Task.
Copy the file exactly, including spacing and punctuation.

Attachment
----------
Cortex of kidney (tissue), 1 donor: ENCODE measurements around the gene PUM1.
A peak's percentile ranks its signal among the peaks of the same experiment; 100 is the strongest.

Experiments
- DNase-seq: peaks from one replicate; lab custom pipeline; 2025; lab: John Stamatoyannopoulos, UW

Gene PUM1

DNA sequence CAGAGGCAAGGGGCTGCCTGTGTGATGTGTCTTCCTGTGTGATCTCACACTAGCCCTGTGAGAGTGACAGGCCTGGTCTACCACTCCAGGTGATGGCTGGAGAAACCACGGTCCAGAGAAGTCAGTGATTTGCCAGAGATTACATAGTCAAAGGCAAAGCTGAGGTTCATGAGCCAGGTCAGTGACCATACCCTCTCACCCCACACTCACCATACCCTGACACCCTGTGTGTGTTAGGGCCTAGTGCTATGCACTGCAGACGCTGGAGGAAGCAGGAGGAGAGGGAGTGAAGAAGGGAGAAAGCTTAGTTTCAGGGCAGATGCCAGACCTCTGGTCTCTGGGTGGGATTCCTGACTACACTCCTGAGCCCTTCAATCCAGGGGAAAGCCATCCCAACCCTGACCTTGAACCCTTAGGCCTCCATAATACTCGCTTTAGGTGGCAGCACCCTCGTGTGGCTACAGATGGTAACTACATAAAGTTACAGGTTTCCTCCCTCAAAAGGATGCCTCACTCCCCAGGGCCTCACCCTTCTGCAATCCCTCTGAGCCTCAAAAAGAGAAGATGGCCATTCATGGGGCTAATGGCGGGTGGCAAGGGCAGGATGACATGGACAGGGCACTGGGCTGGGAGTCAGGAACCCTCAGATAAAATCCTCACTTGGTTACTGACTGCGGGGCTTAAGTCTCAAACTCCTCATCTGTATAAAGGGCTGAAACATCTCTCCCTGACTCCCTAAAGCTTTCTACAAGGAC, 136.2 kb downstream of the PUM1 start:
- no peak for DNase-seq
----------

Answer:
Cortex of kidney (tissue), 1 donor: ENCODE measurements around the gene PUM1.
A peak's percentile ranks its signal among the peaks of the same experiment; 100 is the strongest.

Experiments
- DNase-seq: peaks from one replicate; lab custom pipeline; 2025; lab: John Stamatoyannopoulos, UW

Gene PUM1

DNA sequence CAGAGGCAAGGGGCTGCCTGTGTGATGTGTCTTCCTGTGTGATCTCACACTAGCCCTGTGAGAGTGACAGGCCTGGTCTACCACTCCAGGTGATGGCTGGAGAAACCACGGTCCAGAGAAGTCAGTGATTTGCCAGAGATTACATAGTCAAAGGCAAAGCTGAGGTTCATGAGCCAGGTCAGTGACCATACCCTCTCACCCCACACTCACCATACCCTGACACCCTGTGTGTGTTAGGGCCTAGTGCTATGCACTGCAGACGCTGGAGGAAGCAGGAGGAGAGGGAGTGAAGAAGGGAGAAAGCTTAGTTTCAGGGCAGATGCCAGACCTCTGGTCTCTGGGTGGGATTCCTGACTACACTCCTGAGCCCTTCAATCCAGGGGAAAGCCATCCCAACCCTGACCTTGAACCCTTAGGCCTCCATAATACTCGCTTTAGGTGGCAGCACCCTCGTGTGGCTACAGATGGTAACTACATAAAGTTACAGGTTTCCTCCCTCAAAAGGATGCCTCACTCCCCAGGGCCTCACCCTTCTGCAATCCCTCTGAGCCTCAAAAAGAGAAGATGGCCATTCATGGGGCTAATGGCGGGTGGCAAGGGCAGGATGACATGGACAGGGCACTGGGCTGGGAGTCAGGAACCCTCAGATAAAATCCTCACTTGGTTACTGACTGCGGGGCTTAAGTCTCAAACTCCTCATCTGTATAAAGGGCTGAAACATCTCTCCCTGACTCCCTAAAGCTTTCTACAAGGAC, 136.2 kb downstream of the PUM1 start:
- no peak for DNase-seq